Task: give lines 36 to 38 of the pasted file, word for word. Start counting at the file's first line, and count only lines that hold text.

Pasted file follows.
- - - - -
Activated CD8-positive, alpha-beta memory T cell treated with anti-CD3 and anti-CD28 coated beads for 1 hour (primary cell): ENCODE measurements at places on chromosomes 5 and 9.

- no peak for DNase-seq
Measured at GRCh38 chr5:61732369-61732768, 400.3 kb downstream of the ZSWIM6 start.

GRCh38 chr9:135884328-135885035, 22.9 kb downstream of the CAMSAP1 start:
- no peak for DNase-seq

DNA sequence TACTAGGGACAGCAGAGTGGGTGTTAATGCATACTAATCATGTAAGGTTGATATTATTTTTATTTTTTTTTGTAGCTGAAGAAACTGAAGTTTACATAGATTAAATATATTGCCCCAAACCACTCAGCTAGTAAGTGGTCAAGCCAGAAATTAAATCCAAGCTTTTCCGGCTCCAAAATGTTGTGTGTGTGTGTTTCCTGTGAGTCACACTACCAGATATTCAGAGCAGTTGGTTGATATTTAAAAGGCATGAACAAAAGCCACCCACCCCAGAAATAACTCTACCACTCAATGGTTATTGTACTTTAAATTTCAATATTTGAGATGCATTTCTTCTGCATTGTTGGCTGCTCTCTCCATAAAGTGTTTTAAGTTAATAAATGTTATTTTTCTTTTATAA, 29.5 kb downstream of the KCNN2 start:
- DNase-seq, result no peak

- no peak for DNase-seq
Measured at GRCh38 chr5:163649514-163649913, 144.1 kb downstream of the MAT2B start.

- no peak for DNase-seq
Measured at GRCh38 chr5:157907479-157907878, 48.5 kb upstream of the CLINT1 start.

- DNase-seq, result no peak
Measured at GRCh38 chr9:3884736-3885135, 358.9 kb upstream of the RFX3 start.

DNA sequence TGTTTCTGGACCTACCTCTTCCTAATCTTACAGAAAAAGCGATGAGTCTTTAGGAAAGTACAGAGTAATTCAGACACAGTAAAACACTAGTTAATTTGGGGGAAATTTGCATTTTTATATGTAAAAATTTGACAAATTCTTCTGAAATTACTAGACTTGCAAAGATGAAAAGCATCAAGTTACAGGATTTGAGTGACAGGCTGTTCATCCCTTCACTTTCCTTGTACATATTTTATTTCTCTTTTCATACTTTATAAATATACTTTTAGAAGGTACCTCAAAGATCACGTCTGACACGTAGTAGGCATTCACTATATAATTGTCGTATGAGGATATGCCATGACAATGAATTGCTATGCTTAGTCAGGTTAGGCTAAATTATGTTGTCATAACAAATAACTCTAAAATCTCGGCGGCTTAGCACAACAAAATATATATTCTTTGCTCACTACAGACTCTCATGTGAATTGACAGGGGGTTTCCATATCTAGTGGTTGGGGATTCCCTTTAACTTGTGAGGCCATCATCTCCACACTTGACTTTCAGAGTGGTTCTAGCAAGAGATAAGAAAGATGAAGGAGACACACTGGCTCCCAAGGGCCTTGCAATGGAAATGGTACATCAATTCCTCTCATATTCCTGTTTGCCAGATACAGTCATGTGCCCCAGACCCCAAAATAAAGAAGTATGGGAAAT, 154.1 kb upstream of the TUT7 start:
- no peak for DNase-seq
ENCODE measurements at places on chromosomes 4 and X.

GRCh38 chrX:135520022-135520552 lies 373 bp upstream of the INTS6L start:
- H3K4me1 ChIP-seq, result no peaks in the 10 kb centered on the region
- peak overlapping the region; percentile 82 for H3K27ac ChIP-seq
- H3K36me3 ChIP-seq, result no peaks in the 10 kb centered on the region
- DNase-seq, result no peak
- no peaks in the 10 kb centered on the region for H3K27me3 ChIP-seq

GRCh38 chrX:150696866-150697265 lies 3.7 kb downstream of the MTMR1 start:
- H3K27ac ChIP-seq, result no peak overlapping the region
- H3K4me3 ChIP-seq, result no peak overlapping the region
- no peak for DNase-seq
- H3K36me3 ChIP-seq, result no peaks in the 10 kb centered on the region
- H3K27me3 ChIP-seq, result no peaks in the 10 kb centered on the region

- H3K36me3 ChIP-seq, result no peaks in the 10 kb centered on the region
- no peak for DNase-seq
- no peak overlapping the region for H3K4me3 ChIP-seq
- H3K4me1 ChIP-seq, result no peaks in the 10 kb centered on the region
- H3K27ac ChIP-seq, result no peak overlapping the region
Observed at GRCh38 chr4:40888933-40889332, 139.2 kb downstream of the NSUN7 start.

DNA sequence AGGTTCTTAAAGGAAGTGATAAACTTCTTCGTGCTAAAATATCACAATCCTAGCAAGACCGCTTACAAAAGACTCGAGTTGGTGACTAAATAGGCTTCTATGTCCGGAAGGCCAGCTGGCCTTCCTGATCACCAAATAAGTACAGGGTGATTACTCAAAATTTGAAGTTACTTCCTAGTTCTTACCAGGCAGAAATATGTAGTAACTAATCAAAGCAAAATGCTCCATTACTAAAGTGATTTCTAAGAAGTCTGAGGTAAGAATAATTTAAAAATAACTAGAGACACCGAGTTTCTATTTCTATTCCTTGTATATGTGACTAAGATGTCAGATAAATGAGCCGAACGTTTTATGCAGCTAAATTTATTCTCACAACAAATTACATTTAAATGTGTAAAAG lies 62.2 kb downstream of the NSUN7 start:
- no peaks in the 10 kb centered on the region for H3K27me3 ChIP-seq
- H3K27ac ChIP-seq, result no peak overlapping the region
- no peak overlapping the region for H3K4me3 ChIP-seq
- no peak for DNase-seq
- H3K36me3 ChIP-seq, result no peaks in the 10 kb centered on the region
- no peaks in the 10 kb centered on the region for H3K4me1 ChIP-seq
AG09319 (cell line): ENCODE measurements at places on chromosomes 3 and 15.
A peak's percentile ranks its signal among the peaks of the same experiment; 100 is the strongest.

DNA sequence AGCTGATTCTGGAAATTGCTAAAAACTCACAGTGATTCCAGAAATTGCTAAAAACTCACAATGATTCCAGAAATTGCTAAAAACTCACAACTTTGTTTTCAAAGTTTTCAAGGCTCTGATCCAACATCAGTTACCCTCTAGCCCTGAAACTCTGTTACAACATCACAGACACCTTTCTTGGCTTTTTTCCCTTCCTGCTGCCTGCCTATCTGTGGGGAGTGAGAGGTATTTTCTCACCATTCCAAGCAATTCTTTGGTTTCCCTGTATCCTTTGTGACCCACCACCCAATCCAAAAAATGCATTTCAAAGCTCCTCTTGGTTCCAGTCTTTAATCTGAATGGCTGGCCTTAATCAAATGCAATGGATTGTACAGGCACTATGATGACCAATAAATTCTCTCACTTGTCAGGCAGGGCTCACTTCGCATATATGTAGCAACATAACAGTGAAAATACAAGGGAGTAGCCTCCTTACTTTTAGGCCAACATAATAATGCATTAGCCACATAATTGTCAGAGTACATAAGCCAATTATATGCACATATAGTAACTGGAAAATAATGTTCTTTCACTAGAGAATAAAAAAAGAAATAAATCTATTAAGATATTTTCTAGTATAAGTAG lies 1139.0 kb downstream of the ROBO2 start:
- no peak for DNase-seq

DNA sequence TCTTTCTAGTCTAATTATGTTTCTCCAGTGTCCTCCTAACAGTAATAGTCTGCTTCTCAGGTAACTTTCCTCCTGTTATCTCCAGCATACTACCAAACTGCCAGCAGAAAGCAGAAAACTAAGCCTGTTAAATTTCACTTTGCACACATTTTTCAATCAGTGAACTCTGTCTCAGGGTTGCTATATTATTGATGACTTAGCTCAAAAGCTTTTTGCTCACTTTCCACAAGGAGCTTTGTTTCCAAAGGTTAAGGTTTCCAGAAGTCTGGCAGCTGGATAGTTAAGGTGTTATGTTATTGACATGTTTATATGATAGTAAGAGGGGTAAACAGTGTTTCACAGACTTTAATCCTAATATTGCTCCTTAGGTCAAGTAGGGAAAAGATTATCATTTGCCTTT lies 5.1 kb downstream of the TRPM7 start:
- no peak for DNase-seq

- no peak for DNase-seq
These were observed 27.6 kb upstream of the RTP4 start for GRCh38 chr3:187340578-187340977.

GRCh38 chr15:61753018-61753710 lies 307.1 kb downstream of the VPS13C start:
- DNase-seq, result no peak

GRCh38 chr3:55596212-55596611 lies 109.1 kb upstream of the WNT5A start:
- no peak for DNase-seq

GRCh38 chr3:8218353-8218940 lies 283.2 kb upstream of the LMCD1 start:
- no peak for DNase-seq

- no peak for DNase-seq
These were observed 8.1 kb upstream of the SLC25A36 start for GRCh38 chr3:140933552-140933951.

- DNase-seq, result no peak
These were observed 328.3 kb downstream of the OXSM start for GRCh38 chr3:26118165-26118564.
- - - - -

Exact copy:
- no peaks in the 10 kb centered on the region for H3K27me3 ChIP-seq
- H3K27ac ChIP-seq, result no peak overlapping the region
- no peak overlapping the region for H3K4me3 ChIP-seq